Speed reductions coming to busy streets near nine Vancouver schools

ON March 27, the City of Vancouver is launching its first pilot to reduce speed limits in nine school zones adjacent to arterials and collectors.

The pilot is one of the ongoing measures the City is taking to advance its Vision Zero efforts to eliminate all traffic-related fatalities and serious injuries. Studies show that lowering vehicle speeds can significantly reduce the impact and likelihood of crashes and make our streets safer for people who walk, bike and roll.

“We all have a role to play in reducing traffic-related injuries and fatalities,” said Vancouver Mayor Ken Sim on Thursday. “This pilot is just one of the many steps we are taking towards making Vancouver’s streets safer for children, seniors, and people with disabilities.”

The pilot will run exclusively at elementary schools, as elementary school-aged children are more vulnerable road users than high school-aged students. Seven of the nine schools included in the pilot and the corresponding streets impacted by the speed reduction from 50 to 40 kilometres per hour on arterials are:

  • Dr. Annie B Jamieson – 600-700 West 49th Avenue
  • John Norquay – 4600-4700 Slocan Street
  • Florence Nightingale – 400 East 12th Avenue
  • Dr. George M Weir – 5900 Rupert Street
  • Stratford Hall – 3000-3100 Commercial Drive
  • Henry Hudson – 1900 Cornwall Street
  • šxʷwəq̓ʷəθət (Crosstown) – 0 Expo Boulevard

The following schools are situated on collector routes where the speed limit will be reduced to 30 km/h from 50 km/h.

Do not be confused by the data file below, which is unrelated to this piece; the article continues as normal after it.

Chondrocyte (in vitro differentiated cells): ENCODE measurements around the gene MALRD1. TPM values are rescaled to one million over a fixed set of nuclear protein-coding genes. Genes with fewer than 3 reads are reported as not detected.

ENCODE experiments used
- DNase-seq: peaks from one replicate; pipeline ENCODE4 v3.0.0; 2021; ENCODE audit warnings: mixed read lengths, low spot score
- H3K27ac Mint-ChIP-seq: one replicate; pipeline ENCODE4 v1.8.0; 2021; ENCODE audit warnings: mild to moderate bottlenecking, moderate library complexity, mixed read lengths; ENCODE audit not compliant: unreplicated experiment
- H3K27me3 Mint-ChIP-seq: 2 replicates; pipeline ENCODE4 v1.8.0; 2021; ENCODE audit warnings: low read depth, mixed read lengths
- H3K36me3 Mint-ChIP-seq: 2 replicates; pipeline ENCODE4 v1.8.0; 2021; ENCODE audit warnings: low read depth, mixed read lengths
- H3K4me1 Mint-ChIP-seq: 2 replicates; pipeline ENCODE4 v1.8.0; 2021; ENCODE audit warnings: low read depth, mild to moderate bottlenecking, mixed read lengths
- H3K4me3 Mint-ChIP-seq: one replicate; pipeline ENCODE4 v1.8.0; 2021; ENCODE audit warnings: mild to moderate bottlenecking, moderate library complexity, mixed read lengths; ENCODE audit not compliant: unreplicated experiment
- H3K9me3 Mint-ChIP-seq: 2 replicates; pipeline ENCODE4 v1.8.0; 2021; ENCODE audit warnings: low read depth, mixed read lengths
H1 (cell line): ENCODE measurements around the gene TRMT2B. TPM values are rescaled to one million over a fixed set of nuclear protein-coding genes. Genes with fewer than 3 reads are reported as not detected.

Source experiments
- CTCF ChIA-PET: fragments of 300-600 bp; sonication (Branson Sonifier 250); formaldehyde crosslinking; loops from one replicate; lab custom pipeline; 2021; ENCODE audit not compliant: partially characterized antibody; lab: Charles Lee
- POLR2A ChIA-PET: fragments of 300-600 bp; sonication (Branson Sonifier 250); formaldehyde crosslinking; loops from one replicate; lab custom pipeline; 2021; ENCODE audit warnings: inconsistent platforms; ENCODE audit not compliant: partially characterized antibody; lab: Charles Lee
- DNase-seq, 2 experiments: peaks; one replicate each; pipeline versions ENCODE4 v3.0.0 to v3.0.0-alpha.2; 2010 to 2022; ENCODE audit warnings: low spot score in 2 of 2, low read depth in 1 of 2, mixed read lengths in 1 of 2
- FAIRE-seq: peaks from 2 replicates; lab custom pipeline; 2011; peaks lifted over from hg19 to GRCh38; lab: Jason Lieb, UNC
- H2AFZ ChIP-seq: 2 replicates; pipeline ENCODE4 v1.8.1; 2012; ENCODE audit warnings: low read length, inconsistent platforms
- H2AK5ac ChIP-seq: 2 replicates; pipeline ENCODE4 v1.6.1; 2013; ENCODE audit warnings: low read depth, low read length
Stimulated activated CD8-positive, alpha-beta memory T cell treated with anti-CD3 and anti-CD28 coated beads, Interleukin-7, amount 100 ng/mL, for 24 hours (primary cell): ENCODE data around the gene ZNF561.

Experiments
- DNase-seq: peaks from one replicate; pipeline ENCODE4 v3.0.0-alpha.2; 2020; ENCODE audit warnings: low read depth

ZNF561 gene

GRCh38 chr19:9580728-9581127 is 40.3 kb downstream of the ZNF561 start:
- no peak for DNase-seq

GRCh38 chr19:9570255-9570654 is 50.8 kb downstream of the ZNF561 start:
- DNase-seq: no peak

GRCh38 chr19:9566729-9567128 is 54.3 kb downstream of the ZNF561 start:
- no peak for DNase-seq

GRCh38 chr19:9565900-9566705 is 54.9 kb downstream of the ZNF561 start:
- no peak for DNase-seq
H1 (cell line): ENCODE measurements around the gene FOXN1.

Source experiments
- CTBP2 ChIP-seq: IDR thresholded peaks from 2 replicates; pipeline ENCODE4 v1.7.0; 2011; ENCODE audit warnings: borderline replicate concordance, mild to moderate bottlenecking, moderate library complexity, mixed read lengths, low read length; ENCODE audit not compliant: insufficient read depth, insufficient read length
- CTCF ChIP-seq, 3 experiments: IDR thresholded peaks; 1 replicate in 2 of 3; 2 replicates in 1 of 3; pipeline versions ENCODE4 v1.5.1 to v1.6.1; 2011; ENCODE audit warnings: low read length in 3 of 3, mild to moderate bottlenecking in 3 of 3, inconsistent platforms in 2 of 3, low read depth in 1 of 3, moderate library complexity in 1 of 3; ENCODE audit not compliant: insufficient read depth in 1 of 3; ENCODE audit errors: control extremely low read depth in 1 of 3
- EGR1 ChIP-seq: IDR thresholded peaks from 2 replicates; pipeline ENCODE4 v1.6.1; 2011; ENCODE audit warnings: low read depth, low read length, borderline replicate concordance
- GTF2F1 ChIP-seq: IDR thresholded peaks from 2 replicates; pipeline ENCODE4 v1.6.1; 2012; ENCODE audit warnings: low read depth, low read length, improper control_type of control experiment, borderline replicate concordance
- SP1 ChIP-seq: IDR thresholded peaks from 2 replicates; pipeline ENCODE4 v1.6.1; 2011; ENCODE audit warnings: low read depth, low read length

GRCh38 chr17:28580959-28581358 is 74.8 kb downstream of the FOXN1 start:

• Sir Wilfrid Laurier – 800 West 57th Avenue
  • Waverly – 6100-6200 Elliott Street

The selected locations represent a wide variety of schools, road uses and street configurations and are located on the city’s east and west sides. The speed limits will be in effect during school hours only (8a.m.-5 p.m. school days).

Speed limits for school zones on the Major Road Network (MRN) (e.g., Kingsway, Clark Drive/Knight Street, Broadway, 41st Avenue) will remain unchanged.

To alert drivers to the new speed limits, we will be installing regulatory signs and localized signage at the schools. Community Policing Centre volunteers will also be at some locations to provide support through the Speed Watch program to raise awareness among drivers of their speeds in real-time.

Staff will report back to Council in spring 2024 with data results and public feedback. This pilot will provide information on expanding the speed limit reduction to additional Vancouver elementary schools.


About collectors and arterials

An arterial is a street that generally has two or more moving lanes, has traffic signals, may be designated a truck and bus route, and is intended to serve through traffic. Arterials are often subject to rush-hour parking or turning restrictions. They are generally wider and move high volumes of traffic. Examples include 12th Avenue, Commercial Drive, Expo Boulevard, and 49th Avenue.

A collector is a street that collects traffic from local streets to access arterial streets. They have typically low to moderate volumes of traffic. Examples include West 33rd Avenue, Blenheim Street, Elliott Street, and East 29th Avenue east of Nanaimo Street.

More information can be found on the Vision Zero web page.